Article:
Wednesday, August 01, 2007

Would Someone Please Save This Web Site?


It's kind of chicken-or-egg question: what's more important to a newspaper -- its print product or its Web site?

My opinion comes down firmly on the side of Web site. Based on my focus group -- me and everyone I know -- lots of people read the paper online, but only a handful actually subscribe. So my opinion is pretty worthless and not grounded in any data. But what someone who matters? Like this guy: Washington Post Chairman and CEO Don Graham. Graham told Fortune magazine: “If Internet advertising revenues don’t continue to grow fast, I think the future of the newspaper business will be very challenging. The Web site simply has to come through.”

Fort Worth's daily seems to have made the opposite choice. It's put most of its effort over the past year into redesigning the print product while leaving its woeful Web site alone. But is that really a good idea? I know that print is still what pays the bills, but online is the key to the future. And Star-Telegram.com needs help.

According to recent research by Nielsen//NetRatings for the Newspaper Association of America, newspapers' online audience is growing at more than than twice the rate of the overall internet audience. Online newspaper readers are also in a higher-end demographic. Four in 10 (41 percent) newspaper's online readers work in professional or managerial jobs, compared with one in three (32.7 percent) of the overall internet population. About 12 percent of those who have visited a newspaper Web site have annual household incomes in excess of $150,000. In contrast, less than one in 10 (9.3 percent) of the overall internet audience earns that much.

Unfortunately, even though the apparent sophistication and earning power of online newspaper readers seems clear, the Startlegram doesn't seem to be working on anything different to capture these readers. Although a Web site redesign is in the works right now, it is expected to complement the print product redesign -- not good news for some readers.

To be fair, the Startlegram and the other former Knight Ridder papers were saddled with a losing online strategy for years -- the Real Cities network. Rather than let each newspaper develop a strategy for its local market, each paper was required to conform to the same ugly, unworkable format. As one former Knight Ridder executive once told me, the company "fucked up everyone online initiative it ever attempted." Mission accomplished.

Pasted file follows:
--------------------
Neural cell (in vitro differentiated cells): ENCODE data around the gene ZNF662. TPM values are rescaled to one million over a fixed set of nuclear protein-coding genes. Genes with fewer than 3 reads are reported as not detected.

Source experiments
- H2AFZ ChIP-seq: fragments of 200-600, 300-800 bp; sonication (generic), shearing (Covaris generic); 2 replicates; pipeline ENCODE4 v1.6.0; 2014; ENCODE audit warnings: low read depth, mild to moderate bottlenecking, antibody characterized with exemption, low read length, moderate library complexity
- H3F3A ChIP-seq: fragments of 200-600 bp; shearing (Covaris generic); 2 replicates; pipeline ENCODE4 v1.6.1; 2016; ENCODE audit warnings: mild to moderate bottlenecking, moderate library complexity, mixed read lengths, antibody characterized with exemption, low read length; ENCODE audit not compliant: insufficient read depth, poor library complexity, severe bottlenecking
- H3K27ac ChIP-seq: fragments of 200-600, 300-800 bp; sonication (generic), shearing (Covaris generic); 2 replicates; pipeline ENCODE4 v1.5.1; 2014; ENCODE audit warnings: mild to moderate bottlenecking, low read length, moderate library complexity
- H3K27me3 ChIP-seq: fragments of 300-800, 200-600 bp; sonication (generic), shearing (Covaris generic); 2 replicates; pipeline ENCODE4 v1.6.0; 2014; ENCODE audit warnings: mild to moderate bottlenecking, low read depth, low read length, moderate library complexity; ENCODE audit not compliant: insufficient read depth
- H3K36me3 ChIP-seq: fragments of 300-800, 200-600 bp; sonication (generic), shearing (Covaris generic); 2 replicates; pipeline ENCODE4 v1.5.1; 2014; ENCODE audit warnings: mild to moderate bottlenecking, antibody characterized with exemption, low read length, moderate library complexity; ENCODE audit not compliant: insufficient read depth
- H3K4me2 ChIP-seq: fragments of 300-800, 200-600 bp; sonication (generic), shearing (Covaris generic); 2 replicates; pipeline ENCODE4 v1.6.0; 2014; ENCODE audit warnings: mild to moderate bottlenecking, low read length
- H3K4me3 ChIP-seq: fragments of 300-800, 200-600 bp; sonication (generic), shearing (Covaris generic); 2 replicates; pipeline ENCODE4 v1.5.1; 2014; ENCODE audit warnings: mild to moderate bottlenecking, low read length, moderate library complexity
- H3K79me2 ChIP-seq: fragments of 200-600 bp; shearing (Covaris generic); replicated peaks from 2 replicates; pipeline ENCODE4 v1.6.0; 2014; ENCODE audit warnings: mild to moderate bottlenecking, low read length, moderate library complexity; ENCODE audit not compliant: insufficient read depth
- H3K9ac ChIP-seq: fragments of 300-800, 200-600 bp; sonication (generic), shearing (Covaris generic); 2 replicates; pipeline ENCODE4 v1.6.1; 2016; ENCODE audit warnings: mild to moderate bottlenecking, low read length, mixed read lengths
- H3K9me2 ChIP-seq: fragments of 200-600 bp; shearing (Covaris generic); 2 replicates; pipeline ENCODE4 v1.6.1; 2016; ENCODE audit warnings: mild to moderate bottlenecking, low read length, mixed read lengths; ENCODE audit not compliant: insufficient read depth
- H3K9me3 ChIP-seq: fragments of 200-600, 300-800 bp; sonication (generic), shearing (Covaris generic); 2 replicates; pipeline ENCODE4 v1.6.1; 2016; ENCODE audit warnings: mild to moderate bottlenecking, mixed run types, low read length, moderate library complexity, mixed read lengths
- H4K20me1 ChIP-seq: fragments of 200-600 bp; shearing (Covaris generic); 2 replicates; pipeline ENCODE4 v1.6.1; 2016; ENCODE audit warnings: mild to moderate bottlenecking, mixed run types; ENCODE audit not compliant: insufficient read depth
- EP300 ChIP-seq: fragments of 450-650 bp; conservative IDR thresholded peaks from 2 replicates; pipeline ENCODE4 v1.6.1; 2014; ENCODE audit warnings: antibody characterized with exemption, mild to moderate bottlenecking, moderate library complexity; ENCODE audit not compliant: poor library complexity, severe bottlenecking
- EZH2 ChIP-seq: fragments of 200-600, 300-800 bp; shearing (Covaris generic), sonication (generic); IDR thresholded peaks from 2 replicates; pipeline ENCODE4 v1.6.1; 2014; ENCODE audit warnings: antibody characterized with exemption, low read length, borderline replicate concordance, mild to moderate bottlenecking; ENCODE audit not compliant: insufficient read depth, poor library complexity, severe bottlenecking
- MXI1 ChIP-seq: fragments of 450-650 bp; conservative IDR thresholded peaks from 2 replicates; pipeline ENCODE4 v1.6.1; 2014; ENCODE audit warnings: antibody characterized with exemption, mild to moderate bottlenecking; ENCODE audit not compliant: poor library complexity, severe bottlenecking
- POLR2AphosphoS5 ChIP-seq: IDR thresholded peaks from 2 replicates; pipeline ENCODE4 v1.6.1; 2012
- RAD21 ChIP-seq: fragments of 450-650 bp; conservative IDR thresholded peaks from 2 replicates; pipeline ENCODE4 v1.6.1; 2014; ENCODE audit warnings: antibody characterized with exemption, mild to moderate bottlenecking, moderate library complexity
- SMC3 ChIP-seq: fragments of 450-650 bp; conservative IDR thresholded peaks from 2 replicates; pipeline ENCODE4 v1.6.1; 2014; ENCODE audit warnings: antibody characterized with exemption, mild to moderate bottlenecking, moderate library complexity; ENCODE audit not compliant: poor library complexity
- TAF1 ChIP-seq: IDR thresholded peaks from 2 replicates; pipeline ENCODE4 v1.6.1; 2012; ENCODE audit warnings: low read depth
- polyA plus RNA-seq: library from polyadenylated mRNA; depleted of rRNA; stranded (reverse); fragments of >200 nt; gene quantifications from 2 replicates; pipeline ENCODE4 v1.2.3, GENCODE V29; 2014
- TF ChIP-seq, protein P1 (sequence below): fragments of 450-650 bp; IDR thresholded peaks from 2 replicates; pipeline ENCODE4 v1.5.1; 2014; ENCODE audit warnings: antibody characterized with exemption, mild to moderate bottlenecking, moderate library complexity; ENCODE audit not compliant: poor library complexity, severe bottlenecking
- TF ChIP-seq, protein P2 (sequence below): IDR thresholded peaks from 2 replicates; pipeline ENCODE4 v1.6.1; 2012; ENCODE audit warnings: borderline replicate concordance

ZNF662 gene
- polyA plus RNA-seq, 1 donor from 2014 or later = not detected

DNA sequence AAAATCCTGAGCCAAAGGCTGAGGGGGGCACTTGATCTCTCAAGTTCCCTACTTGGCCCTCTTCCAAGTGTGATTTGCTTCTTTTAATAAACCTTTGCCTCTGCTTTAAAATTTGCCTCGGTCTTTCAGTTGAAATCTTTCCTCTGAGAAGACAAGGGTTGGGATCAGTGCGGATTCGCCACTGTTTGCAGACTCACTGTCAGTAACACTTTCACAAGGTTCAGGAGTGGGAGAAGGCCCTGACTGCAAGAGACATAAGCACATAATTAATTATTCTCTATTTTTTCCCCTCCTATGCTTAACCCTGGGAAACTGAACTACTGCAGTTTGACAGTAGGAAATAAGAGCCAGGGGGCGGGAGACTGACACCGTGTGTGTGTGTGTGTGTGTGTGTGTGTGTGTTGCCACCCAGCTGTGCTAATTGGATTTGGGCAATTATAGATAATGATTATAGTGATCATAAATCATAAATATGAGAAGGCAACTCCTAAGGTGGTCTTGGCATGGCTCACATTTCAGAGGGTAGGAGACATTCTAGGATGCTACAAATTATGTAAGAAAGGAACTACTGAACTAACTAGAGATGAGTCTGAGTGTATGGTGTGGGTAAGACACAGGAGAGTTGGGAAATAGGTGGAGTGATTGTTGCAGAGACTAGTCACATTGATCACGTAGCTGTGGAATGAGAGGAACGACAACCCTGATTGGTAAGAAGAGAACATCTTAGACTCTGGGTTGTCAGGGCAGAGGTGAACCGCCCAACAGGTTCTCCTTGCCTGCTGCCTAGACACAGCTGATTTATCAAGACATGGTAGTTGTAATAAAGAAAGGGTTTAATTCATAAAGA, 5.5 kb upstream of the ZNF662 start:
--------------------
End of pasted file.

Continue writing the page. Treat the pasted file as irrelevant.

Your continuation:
But what should the future hold for the S-T web site? Let's use another former Knight Ridder paper, the Philadelphia Inquirer, as a case study.

Local owners acquired the Philadelphia papers and Philly.com from McClatchy last year. CEO Brian Tierney told the AP that the online ventures still account for 5 percent of the revenue—about $25 million in annualized revenue—and about 20 percent of the profit. Based on the web ops of some other major papers make, Tierney said Philly.com, with 30 million monthly page views, should have revenue of $45 million. That's a lot of money they're leaving on the table. Why should we think that Fort Worth is much different? Right now the key is how to capture that revenue. And nobody knows the answer to that question.

So what should Star-Telegram online do different? Here's a few suggestions:

  • Hire experience: How do you increase revenue from online? Obviously, no one in the newspaper world has figured that out. Why not bring in people from the online world to help out? That what the San Francisco Chronicle is doing and they are feeling the heat from the newsroom. That's too bad. Newspapers need to be more afraid of not trying anything new. And besides, they might learn something. Of course, this guy at BusinessWeek suggests the Chronicle take it a step farther and go online exclusively.

  • Give me local, give me context: Not all of a newspaper's online solutions come from outside the building. Simon Willison really nailed it with his blog post on doing local right. "Newspapers and local websites are a perfect match. Newspapers have the reporters, the relationships and the resources to provide better coverage of their local areas than anyone else could even dream of." Newspapers seem to be forgetting their greatest asset: people. The blogosphere loves to thump their chests about how Old Media is dead. The problem is most bloggers can't afford to do their thing full time. Newspapers pay people to do nothing but write, report and dig. Make the most of this resource. The old ideas of being the first to break a story is over. Leave that to the guy with the cell phone camera. Focus more on knowledge and analysis. Make your product a must-read. Case in point: Mitch Schnurman. Radio Shack CEO Julian Day lives in fear of Mitch. That's the way it should be. Give us more guys like Mitch and fewer lists.

  • Give me a redesign: Give me a Web site I want to look at. A navigation that makes sense. A search function that works. Integrate your online and offline content seamlessly. You know all this already.